(c) All health care professionals and health care providers holding liens under this Act with respect to a particular injured person shall share proportionate amounts within the statutory limitation set forth in subsection (a). The statutory limitations under this Section may be waived or otherwise reduced only by the lienholder. No individual licensed category of health care professional (such as physicians) or health care provider (such as hospitals) as set forth in Section 5, however, may receive more than one-third of the verdict, judgment, award, settlement, or compromise secured by or on behalf of the injured person on his or her claim or right of action. If the total amount of all liens under this Act meets or exceeds 40% of the verdict, judgment, award, settlement, or compromise, then:
(1) all the liens of health care professionals shall not exceed 20% of the verdict, judgment, award, settlement, or compromise; and
(2) all the liens of health care providers shall not exceed 20% of the verdict, judgment, award, settlement, or compromise;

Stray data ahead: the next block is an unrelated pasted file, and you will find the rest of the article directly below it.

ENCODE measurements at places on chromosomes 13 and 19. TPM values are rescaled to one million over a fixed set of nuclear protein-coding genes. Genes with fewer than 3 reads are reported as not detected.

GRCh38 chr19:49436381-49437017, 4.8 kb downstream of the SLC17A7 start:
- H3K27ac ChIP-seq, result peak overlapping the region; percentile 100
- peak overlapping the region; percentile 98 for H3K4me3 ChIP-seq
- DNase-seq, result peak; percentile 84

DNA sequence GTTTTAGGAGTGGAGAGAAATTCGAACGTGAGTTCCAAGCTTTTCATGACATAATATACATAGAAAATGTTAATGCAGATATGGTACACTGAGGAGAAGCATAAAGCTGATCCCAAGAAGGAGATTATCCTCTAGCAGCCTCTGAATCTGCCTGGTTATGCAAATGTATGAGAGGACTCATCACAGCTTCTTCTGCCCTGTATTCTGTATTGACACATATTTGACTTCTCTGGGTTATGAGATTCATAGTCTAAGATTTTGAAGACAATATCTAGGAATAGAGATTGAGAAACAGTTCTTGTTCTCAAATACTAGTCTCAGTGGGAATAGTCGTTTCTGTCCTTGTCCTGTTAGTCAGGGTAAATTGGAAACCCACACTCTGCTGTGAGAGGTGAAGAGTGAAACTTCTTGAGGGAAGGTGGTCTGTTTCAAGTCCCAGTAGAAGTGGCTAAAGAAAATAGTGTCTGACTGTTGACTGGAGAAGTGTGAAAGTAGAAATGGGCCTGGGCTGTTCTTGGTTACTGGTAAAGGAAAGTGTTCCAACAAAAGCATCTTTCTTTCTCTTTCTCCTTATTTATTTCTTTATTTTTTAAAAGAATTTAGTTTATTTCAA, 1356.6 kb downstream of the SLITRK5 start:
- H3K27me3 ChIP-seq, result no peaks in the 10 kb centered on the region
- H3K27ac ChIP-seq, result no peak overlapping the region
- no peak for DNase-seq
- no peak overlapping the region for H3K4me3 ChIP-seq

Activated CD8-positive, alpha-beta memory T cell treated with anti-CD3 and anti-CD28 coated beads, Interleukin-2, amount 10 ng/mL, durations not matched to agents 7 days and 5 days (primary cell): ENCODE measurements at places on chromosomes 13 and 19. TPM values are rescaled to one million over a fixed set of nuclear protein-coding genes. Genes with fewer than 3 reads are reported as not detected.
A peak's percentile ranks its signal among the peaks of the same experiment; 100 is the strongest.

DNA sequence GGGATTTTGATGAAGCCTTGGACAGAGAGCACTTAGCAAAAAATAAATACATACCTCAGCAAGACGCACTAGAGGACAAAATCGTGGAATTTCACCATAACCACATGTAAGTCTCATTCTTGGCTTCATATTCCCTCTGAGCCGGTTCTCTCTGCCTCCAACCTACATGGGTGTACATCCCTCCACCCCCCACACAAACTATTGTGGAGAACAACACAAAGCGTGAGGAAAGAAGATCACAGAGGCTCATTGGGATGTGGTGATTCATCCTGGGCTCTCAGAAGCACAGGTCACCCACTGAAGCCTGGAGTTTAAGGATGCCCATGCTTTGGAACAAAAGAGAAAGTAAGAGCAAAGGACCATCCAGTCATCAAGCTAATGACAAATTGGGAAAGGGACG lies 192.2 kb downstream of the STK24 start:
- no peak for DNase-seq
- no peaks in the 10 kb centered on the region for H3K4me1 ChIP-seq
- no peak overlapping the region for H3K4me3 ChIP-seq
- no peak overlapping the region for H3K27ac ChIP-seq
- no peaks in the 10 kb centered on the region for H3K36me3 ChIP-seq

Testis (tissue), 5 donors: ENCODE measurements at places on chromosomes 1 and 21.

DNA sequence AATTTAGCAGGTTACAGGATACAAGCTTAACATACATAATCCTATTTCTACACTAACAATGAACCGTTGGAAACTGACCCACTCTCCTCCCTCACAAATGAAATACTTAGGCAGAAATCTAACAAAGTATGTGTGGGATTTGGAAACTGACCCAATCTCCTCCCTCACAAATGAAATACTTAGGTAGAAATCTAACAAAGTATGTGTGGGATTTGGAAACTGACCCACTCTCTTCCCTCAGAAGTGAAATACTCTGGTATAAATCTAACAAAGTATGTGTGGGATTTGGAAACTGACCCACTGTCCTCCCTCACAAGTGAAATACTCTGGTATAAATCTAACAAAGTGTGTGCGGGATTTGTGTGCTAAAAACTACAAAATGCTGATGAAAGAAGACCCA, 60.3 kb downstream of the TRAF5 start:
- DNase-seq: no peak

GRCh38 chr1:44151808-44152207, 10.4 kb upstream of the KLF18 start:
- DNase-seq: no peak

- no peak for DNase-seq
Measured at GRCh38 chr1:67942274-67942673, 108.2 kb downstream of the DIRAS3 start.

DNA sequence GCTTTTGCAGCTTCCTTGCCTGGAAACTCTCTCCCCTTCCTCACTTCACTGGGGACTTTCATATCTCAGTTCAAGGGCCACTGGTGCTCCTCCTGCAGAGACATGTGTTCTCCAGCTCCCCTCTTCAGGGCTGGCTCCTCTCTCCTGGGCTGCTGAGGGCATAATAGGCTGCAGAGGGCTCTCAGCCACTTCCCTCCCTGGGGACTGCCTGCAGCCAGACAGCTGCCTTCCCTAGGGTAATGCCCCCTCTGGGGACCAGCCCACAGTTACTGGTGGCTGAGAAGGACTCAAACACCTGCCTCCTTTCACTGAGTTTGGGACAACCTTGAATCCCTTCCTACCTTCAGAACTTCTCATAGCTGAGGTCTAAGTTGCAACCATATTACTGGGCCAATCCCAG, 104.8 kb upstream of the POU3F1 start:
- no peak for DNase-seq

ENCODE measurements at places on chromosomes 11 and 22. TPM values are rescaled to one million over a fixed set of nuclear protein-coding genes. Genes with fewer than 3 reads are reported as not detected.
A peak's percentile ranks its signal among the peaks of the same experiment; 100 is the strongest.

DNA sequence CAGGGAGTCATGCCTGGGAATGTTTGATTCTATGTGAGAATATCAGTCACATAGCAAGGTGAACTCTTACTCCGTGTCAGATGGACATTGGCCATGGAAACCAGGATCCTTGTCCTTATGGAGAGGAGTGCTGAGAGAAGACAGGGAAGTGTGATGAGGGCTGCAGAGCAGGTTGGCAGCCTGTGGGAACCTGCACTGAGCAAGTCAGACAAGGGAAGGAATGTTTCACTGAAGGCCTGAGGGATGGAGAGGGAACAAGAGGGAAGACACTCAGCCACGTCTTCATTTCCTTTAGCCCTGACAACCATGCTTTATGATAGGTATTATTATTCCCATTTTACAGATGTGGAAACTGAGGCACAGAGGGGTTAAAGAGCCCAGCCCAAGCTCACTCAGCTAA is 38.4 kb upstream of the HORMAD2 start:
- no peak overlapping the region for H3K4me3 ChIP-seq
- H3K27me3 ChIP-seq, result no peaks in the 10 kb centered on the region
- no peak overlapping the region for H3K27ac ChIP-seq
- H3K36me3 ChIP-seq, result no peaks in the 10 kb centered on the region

provided, however, that health care services liens shall be satisfied to the extent possible for all health care professionals and health care providers by reallocating the amount unused within the aggregate total limitation of 40% for all health care services liens under this Act; and provided further that the amounts of liens under paragraphs (1) and (2) are subject to the one-third limitation under this subsection.” 770 ILCS 23/10(a), (c) (West 2008).
¶ 15 The Act further provides that health care professionals and providers have the right to seek payment of the amount of their reasonable charges that remain unpaid after the satisfaction of their liens under the Act. 770 ILCS 23/45 (West 2008). Moreover, where the total liens filed under the Act amount to 40% of the judgment or settlement, the total amount of attorneys' liens under the Attorneys Lien Act (770 ILCS 5/0.01, 1 (West 2008)) is limited to 30% of the judgment or settlement. 770 ILCS 23/10(c)(2) (West 2008).
¶ 16 The Act is clear that lienholders are limited to 40% of the judgment or settlement and that if they in fact receive 40% of the judgment or settlement, then any attorney's liens are limited to 30%. Accordingly, the Act specifically limits the liens upon a judgment or settlement to 70%. Under these circumstances, we can deduce that our General Assembly intended that a plaintiff receive 30% of any judgment or settlement.